Helping Small Businesses in Pakistan

A shopkeeper financed by IFC microfinance client Tameer in Pakistan. 

For more than five decades, Zulqarnain Ali Chaudery and his family have run Electrum, an electrical equipment manufacturer in Lahore.

A few years ago, Chaudery landed a major contract with one of Pakistan’s biggest conglomerates, the type of deal that could take Electrum to the next level. But the company, which employs 20 people, was facing a conundrum: it didn’t have the manpower or equipment to complete the project.

So, Chaudery turned to Habib Bank (HBL), a long-time IFC client and one the few Pakistani banks that cater to small and medium enterprises.

The lender came through with a $35,000 loan, which allowed Electrum to expand quickly. Now the company, which is planning to double its workforce, is going after other major contracts.

"Acquiring new business is key for our company and HBL has made it possible," says Chaudery. 

Electrum is one of many companies that have been helped by the lender, which in late 2011 launched a ground-breaking suite of financial services aimed squarely at smaller businesses. IFC played an instrumental role in that, advising the bank as it developed a new model for lending to small and medium enterprises.

It was part of a wider effort by IFC to support smaller firms across Pakistan, a country where entrepreneurs often struggle to develop their businesses.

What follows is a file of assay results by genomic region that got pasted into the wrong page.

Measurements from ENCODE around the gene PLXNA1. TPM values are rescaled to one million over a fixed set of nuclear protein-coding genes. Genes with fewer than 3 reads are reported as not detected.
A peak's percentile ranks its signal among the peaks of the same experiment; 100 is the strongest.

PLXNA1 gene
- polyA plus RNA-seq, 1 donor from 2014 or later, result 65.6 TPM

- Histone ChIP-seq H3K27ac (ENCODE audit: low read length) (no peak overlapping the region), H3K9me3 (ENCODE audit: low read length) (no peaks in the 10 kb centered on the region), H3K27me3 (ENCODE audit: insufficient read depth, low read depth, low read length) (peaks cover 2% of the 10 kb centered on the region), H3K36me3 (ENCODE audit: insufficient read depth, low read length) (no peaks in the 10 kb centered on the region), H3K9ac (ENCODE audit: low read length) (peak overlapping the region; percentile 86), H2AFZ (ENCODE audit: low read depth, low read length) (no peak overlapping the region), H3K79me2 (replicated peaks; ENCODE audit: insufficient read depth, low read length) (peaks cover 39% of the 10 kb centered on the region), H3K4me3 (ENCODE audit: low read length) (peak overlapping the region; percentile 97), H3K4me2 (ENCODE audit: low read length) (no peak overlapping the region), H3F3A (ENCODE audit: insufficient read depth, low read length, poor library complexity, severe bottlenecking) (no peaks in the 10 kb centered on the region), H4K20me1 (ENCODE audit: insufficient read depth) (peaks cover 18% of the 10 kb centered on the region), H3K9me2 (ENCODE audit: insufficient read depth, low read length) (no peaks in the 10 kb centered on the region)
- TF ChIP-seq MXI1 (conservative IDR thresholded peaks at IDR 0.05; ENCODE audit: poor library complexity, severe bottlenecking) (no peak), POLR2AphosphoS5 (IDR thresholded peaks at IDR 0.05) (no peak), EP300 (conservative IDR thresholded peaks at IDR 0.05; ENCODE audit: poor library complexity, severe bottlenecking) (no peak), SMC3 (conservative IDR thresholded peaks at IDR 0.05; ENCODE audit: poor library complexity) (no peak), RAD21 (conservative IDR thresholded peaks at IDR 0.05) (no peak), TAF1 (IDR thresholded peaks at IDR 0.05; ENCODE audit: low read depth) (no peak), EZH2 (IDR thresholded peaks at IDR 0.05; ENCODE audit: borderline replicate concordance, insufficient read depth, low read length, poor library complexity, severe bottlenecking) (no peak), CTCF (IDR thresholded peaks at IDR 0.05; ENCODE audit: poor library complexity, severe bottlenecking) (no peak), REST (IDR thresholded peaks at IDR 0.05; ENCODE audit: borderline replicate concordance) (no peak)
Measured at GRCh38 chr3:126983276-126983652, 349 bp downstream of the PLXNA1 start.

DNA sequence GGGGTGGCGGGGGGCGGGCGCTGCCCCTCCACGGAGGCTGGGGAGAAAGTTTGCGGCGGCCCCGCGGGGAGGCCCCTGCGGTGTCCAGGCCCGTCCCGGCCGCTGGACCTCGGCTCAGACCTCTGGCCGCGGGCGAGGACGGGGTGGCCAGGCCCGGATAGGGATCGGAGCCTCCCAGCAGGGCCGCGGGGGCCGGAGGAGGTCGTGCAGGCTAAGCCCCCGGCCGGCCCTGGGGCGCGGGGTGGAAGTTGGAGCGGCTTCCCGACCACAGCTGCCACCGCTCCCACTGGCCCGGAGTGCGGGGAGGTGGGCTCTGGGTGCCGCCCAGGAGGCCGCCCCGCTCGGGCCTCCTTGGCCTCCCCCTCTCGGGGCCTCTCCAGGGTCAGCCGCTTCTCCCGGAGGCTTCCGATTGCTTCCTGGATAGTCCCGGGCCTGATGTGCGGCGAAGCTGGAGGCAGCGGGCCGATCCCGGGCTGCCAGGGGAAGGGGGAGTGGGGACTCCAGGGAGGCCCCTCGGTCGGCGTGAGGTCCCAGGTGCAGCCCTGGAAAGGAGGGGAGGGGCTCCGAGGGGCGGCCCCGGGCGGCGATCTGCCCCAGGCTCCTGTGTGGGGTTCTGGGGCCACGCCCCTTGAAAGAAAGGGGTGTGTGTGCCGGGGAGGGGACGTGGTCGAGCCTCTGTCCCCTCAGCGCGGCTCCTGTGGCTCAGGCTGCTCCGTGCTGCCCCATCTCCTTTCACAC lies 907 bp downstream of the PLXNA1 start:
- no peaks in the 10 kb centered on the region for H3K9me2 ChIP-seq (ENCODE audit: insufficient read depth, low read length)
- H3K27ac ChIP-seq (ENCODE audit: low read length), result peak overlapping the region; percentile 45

Reversing the Trend

There are close to 3 million small and medium enterprises in Pakistan, which account for 30 percent of the country’s gross domestic product. But these firms face an uphill battle. They often struggle to get loans from banks, which see them as risky investments. Red tape makes it hard for them to get crucial permits and licenses. Commercial disputes with other firms can drain their finances. And many entrepreneurs lack even basic business training. As a result, roughly 95 percent of SMEs will never employ more than five people and only 4 percent of smaller businesses will survive to their 25th birthday.

To help reverse these trends, IFC is ramping up its investment and advisory work in the country.

We have helped train more than 4,400 entrepreneurs in the fundamentals of commerce through Business Edge, a specially-designed program pioneered by IFC. About 20 percent of those were women. At the same time, IFC also has given instruction to over 200 trainers who have shared their expertise with scores of budding business people.

The organization has helped develop mediation and alternative dispute resolution centers in Karachi and Lahore. Those allow smaller business to settle commercial disputes quickly and inexpensively outside of Pakistan’s court system.

IFC has also trained close to 100 lenders in how to reach out to SMEs, whose needs are often different from those of other clients.

We also work with banks to help them develop a suite of financial services tailor-made for smaller firms. A good example of that is the organization’s work with HBL. IFC provided the lender with in-depth advice on how to reach out to smaller firms, which resulted in the launch of the bank’s Business Faida program in November 2011.

It provided smaller businesses with an easy-to-manage bank account, financing to cover day-to-day operations, loans that help firms expand, and assistance in trading across borders. It also offers services in English and Urdu, the latter something most lenders don’t provide. Thanks to those efforts, the bank has added 80,000 small business customers in the last 15 months and increased its loan portfolio for those firms to $130 million.